EyeSwoon

Whenever I’m in nature and away from the urban hustle, I’m more in tune with myself—my body feels more alive, my mind is more vibrant and my connections with family and friends deepen. For the past five years, my Amagansett home has been my sanctuary. Not only is it a place where I can disconnect, fully engulfed by the greenery, but it’s a place where I feel my most creative, my truest self. I’m very proud of the environment I’ve created—every square inch of it. Yet lately, I’ve struggled to find space for myself even here.

Before I was a wife, mama, cook, interior designer and swooner, I was a yogini. Yoga dominated my 20s and 30s, it made me aware of my choices and quieted my mind. After a very extensive hiatus from yoga, I took a class today and within five minutes my body was euphoric. Joy flooded every inch of being and my muscle memory went right back to where it was years ago: my body did exactly what it knows, recalling poses without question and moving with confidence. The thing that struck me the most was the space I managed to carve out for myself. I left feeling inspired, with old and new thoughts filling my consciousness—I had rediscovered that space within myself.

When Club Monaco asked me to host a dinner party in the home that is my haven, the partnership felt perfectly aligned (just how my body feels post-yoga). I was already swooning the restrained palette of their summer collection, as it reflects the design choices in my home. The whites and neutrals had a blissful simplicity at their core—they were a moment of stillness all on their own—a stillness I longed to recapture.

When you’re caught up in the day-to-day mayhem of work and endless barrage of social media, it can be impossible to find stillness. Things fall out of balance. Perhaps the reason why I have always felt so capable of escape in my Amagansett home is because of the balance I worked so hard to create in it. In some ways, the process of designing that home became my yoga—a time when I was moving forward, trusting my decisions (and eye), and creating a visual language that leads from one choice to another. When I set out to design this home I knew exactly what I wanted to create: a beach-y, layered and relaxed environment. I yearned to balance the modern architecture with the texture of natural elements and rich history of vintage finds. In class this morning, I asked myself how could I get back to that dreamy, creative place when I designed this home? What brings me the most bliss? It was clear: design, cooking, entertaining and setting a beautiful table all bring about a clarity that puts me pretty damn close to pure bliss.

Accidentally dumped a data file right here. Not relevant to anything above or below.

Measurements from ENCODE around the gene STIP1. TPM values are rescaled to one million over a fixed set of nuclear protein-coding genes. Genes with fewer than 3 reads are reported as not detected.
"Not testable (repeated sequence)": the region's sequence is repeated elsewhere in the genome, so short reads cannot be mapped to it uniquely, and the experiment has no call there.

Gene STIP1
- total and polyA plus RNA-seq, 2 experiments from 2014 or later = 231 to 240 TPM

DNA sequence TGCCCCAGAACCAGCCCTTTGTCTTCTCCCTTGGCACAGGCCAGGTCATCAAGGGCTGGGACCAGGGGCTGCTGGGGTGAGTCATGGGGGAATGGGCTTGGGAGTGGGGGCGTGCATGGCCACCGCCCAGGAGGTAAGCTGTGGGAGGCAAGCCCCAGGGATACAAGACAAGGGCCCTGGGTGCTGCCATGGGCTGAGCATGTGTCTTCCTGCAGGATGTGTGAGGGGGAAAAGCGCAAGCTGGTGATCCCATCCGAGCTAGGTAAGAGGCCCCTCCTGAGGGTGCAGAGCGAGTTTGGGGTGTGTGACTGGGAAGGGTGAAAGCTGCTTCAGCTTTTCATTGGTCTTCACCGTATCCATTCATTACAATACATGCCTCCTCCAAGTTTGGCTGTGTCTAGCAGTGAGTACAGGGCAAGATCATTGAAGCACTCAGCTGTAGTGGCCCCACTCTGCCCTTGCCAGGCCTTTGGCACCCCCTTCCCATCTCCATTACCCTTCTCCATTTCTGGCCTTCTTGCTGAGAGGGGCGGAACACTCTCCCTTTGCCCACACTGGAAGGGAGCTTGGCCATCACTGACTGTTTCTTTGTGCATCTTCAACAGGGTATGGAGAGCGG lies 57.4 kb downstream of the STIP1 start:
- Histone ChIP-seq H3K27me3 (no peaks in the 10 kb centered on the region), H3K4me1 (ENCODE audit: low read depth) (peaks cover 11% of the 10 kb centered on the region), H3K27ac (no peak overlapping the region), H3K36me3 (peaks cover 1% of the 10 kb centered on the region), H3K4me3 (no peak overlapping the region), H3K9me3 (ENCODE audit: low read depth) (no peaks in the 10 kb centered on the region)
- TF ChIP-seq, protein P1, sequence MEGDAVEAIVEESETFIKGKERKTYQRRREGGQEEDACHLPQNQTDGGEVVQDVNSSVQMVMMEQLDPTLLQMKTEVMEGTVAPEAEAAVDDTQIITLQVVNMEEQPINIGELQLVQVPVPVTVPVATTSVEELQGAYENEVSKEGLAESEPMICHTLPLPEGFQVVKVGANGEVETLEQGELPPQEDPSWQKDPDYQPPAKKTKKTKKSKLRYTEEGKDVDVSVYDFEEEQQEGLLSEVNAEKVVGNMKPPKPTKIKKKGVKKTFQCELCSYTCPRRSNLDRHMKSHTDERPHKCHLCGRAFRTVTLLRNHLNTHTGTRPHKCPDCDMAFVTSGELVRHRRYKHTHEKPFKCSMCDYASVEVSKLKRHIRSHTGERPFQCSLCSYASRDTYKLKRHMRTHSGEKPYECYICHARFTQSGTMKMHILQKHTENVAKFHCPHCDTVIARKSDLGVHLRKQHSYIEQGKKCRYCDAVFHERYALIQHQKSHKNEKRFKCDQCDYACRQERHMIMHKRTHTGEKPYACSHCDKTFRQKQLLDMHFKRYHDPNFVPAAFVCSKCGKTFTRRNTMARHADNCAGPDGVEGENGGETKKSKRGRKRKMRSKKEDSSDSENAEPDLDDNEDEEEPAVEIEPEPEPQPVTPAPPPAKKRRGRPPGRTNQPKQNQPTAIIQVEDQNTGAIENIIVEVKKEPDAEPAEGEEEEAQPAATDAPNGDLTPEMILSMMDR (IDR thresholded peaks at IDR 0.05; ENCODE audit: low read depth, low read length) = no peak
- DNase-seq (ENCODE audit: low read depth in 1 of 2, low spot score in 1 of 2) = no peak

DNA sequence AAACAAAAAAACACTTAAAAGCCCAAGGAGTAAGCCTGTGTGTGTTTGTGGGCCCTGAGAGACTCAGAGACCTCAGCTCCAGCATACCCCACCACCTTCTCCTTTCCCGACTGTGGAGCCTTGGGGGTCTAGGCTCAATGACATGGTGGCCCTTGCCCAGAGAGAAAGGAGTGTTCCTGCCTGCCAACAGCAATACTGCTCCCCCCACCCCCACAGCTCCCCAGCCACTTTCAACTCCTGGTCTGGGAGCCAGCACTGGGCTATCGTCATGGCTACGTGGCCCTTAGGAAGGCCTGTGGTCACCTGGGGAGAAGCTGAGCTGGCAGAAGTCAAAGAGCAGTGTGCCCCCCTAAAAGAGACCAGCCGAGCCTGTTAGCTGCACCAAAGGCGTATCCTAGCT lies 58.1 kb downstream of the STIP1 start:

For this dinner, I loved dressing the table in a serene palette of creams. I used Belgian linen napkins and my new Speck and Stone hand-thrown plates, complimented by white peonies and just a touch of green from eucalyptus I placed directly on the vintage homespun linen runner. The clothes, the palette, the decor, the vision of summer—it was all light and bright, simple and elegant. As I set the table for an epic summer soirée, I found myself slipping into a soothing, almost meditative place, doing what I do best—finding joy and creativity, beauty and space, without even searching for it. I suppose all I needed was a little reminder to see the space that we can create for ourselves.

 

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